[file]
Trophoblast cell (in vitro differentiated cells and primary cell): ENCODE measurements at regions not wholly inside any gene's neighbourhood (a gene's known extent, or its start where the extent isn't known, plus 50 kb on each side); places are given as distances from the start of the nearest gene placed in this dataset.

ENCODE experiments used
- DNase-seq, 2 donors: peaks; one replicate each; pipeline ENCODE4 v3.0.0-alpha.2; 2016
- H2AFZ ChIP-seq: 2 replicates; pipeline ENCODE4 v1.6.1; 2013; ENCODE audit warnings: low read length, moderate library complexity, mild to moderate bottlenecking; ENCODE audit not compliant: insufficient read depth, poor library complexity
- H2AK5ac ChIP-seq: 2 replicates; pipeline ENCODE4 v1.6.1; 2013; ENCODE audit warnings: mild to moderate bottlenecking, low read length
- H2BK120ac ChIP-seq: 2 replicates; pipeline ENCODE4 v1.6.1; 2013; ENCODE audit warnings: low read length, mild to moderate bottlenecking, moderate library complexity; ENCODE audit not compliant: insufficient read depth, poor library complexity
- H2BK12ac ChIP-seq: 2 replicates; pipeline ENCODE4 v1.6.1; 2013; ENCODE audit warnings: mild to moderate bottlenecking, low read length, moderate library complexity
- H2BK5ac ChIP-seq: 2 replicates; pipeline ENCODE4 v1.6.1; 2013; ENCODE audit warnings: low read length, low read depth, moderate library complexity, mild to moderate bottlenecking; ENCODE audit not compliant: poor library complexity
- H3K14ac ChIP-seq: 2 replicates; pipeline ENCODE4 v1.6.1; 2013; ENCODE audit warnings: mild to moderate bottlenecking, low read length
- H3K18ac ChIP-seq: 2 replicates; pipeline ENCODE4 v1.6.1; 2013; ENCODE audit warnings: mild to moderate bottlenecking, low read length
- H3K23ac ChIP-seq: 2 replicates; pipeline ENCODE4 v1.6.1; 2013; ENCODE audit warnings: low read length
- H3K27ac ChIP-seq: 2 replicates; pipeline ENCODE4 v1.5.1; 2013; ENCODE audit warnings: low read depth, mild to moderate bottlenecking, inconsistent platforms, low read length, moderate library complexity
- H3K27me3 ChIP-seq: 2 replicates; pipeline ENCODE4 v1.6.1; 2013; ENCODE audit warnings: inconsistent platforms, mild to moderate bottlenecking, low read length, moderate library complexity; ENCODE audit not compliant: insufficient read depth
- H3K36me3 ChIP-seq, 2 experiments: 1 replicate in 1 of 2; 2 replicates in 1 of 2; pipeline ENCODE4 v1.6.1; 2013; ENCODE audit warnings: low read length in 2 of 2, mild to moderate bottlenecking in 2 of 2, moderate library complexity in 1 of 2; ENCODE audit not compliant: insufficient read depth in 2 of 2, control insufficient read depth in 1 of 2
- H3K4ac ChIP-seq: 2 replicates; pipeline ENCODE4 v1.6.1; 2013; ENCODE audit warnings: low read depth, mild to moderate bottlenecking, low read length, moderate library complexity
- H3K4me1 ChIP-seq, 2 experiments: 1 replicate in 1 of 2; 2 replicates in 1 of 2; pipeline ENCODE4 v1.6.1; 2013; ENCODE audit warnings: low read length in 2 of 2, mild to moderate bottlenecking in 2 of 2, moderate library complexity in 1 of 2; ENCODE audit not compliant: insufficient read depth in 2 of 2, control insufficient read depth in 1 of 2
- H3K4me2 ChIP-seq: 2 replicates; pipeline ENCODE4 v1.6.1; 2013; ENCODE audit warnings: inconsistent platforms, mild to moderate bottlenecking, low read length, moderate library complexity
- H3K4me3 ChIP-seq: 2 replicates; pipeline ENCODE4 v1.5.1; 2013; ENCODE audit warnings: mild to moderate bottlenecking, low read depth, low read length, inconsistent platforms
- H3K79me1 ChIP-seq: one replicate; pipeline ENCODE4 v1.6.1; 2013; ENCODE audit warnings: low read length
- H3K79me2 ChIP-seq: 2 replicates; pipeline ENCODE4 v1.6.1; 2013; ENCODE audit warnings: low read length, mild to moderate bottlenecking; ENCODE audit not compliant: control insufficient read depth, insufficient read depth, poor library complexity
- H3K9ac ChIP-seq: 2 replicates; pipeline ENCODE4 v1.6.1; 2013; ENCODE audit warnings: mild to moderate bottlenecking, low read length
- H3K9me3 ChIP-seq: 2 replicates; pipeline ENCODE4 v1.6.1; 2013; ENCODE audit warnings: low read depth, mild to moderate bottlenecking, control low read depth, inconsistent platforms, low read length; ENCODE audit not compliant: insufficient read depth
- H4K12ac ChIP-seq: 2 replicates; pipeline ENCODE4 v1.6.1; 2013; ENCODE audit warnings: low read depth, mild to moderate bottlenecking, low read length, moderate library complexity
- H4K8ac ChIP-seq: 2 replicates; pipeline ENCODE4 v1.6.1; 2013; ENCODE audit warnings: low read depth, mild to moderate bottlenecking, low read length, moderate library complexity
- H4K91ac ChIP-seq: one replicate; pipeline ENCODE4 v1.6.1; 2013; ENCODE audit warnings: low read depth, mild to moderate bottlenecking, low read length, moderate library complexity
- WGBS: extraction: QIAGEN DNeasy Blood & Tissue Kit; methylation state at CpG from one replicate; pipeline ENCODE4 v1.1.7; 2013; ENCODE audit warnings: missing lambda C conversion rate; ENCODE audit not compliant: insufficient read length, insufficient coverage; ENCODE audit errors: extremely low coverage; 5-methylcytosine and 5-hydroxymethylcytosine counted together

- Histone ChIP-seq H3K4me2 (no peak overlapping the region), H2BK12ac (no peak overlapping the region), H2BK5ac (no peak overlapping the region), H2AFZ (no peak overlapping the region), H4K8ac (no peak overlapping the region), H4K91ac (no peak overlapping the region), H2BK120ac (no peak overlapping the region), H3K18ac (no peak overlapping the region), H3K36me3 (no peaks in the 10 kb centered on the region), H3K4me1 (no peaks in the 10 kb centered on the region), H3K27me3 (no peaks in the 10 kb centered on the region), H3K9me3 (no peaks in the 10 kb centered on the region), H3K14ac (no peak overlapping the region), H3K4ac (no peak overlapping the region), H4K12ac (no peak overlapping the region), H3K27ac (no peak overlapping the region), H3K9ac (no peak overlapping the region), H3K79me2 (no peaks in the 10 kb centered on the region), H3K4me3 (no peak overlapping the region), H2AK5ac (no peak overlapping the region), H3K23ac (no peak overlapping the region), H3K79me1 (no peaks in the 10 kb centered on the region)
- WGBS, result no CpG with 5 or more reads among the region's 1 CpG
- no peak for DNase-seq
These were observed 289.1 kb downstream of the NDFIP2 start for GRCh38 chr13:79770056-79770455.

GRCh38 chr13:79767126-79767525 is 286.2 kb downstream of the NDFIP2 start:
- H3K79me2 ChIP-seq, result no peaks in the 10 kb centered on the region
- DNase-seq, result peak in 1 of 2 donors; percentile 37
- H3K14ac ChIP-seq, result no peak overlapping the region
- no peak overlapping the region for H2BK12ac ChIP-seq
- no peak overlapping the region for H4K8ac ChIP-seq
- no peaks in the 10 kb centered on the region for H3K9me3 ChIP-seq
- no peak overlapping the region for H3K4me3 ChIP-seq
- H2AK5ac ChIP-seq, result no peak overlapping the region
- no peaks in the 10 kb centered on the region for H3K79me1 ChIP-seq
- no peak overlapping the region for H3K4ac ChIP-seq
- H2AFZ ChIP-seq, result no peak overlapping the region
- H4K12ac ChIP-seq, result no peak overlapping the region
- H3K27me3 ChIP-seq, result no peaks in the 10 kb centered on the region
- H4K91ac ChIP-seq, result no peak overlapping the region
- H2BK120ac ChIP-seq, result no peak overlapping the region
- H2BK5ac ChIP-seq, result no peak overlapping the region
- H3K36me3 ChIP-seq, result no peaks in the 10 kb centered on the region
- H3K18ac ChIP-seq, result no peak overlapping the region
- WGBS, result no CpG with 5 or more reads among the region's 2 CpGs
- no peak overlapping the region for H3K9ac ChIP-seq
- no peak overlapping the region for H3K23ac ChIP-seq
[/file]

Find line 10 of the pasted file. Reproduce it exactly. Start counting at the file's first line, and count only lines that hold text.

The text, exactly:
- H3K18ac ChIP-seq: 2 replicates; pipeline ENCODE4 v1.6.1; 2013; ENCODE audit warnings: mild to moderate bottlenecking, low read length